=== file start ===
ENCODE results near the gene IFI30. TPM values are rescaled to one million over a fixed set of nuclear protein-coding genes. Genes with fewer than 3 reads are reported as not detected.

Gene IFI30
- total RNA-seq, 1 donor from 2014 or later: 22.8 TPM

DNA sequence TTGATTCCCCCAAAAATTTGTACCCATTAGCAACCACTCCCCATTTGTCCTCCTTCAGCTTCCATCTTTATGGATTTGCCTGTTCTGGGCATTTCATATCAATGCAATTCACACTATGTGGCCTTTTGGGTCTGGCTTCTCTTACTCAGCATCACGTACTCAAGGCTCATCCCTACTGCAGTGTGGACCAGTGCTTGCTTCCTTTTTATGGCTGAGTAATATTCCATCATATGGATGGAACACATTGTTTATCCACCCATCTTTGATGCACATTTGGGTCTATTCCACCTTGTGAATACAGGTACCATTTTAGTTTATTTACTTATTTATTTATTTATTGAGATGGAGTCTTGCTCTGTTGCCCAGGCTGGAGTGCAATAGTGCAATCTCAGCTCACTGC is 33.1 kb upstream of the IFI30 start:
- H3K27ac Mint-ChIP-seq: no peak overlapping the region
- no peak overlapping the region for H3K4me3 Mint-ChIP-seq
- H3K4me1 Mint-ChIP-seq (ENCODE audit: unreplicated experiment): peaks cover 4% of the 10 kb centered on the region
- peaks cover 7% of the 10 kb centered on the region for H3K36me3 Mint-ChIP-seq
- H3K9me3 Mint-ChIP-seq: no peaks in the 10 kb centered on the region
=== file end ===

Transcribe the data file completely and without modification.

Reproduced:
ENCODE results near the gene IFI30. TPM values are rescaled to one million over a fixed set of nuclear protein-coding genes. Genes with fewer than 3 reads are reported as not detected.

Gene IFI30
- total RNA-seq, 1 donor from 2014 or later: 22.8 TPM

DNA sequence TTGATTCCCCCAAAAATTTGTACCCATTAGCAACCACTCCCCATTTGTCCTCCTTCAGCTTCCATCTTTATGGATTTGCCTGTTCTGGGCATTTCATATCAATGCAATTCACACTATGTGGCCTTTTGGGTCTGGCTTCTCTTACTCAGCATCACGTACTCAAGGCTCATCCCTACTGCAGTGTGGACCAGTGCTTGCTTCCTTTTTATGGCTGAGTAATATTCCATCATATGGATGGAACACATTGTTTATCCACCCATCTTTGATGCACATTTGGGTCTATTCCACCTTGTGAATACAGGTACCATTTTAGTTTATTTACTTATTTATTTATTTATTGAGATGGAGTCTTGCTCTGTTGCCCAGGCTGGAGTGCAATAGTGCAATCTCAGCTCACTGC is 33.1 kb upstream of the IFI30 start:
- H3K27ac Mint-ChIP-seq: no peak overlapping the region
- no peak overlapping the region for H3K4me3 Mint-ChIP-seq
- H3K4me1 Mint-ChIP-seq (ENCODE audit: unreplicated experiment): peaks cover 4% of the 10 kb centered on the region
- peaks cover 7% of the 10 kb centered on the region for H3K36me3 Mint-ChIP-seq
- H3K9me3 Mint-ChIP-seq: no peaks in the 10 kb centered on the region